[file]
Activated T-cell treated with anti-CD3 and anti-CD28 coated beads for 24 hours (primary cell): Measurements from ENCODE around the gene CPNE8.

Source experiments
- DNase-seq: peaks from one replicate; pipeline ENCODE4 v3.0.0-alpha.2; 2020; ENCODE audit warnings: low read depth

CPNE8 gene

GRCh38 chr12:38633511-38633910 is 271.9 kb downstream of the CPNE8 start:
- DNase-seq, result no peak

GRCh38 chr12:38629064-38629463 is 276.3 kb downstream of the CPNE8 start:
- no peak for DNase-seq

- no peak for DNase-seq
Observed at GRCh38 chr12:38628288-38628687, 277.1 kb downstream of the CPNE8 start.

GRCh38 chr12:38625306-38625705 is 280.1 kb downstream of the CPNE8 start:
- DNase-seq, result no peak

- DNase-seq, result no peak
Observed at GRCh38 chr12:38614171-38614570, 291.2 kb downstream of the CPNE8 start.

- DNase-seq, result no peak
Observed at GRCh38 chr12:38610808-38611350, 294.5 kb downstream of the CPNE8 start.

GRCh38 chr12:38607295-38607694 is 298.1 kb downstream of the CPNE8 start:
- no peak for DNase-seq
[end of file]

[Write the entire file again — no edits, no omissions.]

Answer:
Activated T-cell treated with anti-CD3 and anti-CD28 coated beads for 24 hours (primary cell): Measurements from ENCODE around the gene CPNE8.

Source experiments
- DNase-seq: peaks from one replicate; pipeline ENCODE4 v3.0.0-alpha.2; 2020; ENCODE audit warnings: low read depth

CPNE8 gene

GRCh38 chr12:38633511-38633910 is 271.9 kb downstream of the CPNE8 start:
- DNase-seq, result no peak

GRCh38 chr12:38629064-38629463 is 276.3 kb downstream of the CPNE8 start:
- no peak for DNase-seq

- no peak for DNase-seq
Observed at GRCh38 chr12:38628288-38628687, 277.1 kb downstream of the CPNE8 start.

GRCh38 chr12:38625306-38625705 is 280.1 kb downstream of the CPNE8 start:
- DNase-seq, result no peak

- DNase-seq, result no peak
Observed at GRCh38 chr12:38614171-38614570, 291.2 kb downstream of the CPNE8 start.

- DNase-seq, result no peak
Observed at GRCh38 chr12:38610808-38611350, 294.5 kb downstream of the CPNE8 start.

GRCh38 chr12:38607295-38607694 is 298.1 kb downstream of the CPNE8 start:
- no peak for DNase-seq